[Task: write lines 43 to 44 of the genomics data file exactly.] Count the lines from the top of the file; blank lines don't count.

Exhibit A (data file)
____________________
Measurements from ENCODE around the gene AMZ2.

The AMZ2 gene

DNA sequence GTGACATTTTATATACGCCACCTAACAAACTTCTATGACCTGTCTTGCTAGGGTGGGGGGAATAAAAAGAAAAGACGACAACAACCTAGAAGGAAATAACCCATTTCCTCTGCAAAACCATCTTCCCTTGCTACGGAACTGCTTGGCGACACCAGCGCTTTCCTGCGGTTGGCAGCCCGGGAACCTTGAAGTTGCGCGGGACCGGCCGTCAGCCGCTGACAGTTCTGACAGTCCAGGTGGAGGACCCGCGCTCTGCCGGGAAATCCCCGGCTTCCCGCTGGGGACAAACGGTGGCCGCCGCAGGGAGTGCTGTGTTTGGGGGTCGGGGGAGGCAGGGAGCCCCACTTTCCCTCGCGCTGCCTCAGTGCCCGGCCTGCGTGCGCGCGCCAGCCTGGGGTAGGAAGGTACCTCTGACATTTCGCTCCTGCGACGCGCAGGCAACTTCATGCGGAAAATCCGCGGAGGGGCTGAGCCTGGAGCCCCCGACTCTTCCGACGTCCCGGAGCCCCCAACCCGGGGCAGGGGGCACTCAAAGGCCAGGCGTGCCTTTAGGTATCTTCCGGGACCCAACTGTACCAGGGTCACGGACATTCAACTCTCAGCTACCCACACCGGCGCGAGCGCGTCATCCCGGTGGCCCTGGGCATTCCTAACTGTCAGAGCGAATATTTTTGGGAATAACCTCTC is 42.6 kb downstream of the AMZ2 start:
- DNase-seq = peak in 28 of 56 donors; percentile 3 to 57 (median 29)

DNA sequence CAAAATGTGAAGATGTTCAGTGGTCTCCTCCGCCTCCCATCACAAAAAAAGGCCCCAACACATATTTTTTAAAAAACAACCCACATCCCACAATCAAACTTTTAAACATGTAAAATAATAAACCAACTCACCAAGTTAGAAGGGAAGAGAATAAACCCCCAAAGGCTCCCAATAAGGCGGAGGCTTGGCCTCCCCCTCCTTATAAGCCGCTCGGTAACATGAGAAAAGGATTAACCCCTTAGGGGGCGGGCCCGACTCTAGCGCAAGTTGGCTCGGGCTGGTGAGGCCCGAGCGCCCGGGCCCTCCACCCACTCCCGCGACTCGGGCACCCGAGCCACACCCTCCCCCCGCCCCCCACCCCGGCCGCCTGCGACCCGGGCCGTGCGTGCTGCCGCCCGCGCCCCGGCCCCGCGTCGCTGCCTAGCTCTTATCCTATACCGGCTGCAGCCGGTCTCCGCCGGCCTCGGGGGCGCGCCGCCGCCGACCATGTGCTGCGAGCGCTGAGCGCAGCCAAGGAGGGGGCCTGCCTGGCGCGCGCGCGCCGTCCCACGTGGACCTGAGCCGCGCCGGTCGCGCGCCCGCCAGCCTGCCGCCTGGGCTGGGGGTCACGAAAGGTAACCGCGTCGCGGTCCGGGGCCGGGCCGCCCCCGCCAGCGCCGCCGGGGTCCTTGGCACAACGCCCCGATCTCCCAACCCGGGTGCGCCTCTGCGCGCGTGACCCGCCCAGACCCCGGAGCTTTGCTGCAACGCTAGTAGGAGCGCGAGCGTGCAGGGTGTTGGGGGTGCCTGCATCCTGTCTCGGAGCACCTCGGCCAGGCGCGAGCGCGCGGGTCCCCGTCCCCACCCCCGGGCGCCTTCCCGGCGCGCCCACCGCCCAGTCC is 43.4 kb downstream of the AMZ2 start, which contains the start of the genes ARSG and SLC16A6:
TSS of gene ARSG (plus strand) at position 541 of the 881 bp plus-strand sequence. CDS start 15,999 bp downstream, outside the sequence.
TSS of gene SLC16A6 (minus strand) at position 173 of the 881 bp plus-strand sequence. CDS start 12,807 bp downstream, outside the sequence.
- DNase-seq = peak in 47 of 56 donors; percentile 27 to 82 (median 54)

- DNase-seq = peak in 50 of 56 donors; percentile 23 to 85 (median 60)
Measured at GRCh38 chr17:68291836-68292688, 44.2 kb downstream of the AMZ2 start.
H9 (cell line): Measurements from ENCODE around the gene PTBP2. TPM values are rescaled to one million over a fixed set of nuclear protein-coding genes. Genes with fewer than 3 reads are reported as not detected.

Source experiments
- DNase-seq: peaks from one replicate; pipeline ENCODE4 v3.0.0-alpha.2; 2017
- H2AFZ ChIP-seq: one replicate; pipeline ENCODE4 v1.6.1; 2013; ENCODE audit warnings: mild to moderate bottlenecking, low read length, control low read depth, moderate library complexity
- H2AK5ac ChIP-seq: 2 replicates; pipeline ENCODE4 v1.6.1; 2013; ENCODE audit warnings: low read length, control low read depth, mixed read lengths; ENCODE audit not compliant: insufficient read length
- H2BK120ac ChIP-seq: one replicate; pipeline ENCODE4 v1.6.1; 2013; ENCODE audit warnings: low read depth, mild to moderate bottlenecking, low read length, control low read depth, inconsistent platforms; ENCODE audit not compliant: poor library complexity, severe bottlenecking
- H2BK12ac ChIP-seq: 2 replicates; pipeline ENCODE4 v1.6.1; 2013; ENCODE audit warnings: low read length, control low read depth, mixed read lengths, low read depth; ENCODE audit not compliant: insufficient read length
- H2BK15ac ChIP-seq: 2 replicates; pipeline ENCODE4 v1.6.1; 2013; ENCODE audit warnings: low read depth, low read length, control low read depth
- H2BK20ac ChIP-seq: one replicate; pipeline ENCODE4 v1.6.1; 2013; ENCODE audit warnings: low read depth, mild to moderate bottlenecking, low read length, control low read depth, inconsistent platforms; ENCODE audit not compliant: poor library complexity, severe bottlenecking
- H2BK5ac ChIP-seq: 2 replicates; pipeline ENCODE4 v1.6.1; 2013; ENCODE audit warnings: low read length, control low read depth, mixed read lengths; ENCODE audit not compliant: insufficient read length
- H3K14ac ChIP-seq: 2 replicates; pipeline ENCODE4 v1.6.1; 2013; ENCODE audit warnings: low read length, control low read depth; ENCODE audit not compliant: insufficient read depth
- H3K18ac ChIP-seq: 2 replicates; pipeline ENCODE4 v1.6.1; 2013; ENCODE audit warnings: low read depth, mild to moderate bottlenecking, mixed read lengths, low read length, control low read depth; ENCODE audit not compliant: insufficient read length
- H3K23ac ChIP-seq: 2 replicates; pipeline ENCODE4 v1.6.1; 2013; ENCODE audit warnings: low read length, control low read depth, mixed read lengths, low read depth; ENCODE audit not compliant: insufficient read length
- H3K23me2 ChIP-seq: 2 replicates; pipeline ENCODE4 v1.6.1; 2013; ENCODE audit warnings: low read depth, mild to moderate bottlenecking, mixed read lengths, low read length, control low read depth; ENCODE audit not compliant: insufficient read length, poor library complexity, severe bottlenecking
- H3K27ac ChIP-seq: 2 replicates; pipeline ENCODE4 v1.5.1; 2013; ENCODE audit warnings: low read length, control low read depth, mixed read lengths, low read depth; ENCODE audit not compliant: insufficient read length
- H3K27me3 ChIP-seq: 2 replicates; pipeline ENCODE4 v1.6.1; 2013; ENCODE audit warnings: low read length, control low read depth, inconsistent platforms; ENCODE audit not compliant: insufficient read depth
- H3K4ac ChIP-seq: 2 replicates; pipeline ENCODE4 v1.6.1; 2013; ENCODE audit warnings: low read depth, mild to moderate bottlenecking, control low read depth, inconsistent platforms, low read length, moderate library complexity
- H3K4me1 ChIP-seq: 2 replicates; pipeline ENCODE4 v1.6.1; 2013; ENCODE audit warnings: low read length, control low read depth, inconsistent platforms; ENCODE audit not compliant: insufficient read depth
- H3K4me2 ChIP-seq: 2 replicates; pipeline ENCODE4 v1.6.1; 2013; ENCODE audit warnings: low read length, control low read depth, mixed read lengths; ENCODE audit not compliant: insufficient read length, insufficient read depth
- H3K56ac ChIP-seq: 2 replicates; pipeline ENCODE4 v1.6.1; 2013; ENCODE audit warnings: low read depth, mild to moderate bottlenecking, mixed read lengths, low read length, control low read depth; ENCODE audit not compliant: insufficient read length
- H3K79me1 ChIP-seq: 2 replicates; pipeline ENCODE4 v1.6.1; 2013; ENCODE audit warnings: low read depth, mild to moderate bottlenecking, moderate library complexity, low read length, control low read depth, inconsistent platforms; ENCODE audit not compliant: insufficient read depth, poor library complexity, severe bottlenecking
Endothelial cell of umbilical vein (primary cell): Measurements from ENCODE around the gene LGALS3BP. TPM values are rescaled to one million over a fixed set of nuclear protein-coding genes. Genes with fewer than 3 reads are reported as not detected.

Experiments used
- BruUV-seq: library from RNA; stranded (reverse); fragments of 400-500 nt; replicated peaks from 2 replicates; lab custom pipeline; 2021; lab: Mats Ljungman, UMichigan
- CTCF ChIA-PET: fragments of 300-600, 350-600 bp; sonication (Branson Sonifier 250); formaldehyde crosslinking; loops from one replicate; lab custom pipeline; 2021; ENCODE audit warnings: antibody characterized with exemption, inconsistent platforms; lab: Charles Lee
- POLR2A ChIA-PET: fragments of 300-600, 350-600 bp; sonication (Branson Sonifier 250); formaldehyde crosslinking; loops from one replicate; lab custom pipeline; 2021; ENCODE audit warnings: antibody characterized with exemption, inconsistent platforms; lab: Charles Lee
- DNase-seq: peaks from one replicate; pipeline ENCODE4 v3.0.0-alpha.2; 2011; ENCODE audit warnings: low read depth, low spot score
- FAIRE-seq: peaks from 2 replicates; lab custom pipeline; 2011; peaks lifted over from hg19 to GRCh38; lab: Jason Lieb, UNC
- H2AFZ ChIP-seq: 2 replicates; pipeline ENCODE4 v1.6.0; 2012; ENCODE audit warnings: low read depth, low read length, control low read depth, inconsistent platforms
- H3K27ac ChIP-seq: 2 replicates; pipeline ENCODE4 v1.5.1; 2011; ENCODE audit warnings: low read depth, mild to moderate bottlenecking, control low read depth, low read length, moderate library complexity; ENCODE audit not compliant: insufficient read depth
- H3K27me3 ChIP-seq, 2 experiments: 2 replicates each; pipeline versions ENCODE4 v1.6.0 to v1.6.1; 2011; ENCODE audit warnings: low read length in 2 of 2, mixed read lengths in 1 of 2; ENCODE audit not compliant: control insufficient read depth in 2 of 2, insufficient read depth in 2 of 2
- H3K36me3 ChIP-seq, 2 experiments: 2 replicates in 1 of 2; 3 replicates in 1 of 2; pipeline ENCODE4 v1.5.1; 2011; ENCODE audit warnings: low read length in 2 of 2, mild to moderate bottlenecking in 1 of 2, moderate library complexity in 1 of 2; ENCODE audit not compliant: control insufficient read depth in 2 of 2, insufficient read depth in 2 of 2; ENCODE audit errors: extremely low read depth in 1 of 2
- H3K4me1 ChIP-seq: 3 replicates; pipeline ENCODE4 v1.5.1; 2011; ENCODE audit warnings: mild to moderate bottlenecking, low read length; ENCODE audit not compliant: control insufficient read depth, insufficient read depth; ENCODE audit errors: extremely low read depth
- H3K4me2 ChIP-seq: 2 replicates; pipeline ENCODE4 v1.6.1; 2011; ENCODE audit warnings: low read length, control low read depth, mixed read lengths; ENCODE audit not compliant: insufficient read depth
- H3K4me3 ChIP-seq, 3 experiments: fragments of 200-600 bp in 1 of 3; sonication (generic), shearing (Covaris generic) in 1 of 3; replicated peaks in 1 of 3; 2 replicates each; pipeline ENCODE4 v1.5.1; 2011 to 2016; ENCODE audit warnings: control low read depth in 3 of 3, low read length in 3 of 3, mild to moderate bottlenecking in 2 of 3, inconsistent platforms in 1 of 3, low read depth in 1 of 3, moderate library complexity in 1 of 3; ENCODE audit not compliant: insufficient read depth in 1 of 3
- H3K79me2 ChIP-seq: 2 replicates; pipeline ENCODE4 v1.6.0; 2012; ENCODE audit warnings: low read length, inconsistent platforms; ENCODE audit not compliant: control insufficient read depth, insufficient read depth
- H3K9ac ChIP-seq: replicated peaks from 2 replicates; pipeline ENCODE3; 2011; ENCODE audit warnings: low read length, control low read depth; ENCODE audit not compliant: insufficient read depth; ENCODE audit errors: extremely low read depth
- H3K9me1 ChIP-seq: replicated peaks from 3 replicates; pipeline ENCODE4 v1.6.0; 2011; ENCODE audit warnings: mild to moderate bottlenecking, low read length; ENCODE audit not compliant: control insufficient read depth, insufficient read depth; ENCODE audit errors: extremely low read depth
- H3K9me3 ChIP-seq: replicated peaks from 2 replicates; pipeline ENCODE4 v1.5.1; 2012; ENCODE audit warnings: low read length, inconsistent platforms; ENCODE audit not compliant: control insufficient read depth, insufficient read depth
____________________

- H3K4me1 ChIP-seq: 3 replicates; pipeline ENCODE4 v1.5.1; 2011; ENCODE audit warnings: mild to moderate bottlenecking, low read length; ENCODE audit not compliant: control insufficient read depth, insufficient read depth; ENCODE audit errors: extremely low read depth
- H3K4me2 ChIP-seq: 2 replicates; pipeline ENCODE4 v1.6.1; 2011; ENCODE audit warnings: low read length, control low read depth, mixed read lengths; ENCODE audit not compliant: insufficient read depth